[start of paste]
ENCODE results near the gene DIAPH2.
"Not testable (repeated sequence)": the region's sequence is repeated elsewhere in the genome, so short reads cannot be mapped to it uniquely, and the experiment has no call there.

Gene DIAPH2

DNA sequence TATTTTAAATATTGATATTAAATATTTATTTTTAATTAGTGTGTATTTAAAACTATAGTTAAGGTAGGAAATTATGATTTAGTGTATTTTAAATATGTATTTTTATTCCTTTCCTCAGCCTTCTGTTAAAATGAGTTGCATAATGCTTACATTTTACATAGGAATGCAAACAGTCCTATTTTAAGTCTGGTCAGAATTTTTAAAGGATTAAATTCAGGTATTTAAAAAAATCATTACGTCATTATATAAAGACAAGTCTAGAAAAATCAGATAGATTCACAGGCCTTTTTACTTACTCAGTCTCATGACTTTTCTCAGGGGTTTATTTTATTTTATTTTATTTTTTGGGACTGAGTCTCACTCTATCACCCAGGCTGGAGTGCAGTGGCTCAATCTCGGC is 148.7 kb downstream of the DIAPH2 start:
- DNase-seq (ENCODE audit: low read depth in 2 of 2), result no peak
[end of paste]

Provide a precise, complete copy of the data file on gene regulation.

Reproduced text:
ENCODE results near the gene DIAPH2.
"Not testable (repeated sequence)": the region's sequence is repeated elsewhere in the genome, so short reads cannot be mapped to it uniquely, and the experiment has no call there.

Gene DIAPH2

DNA sequence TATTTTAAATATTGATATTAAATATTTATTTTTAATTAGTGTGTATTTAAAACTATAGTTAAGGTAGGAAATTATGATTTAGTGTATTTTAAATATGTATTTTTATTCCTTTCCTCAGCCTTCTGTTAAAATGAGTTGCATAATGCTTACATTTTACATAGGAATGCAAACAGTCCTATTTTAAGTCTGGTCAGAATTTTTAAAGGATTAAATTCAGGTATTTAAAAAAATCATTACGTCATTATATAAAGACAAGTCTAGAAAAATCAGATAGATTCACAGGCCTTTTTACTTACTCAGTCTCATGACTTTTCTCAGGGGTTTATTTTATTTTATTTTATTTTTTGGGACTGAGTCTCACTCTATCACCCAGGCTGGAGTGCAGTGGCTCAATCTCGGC is 148.7 kb downstream of the DIAPH2 start:
- DNase-seq (ENCODE audit: low read depth in 2 of 2), result no peak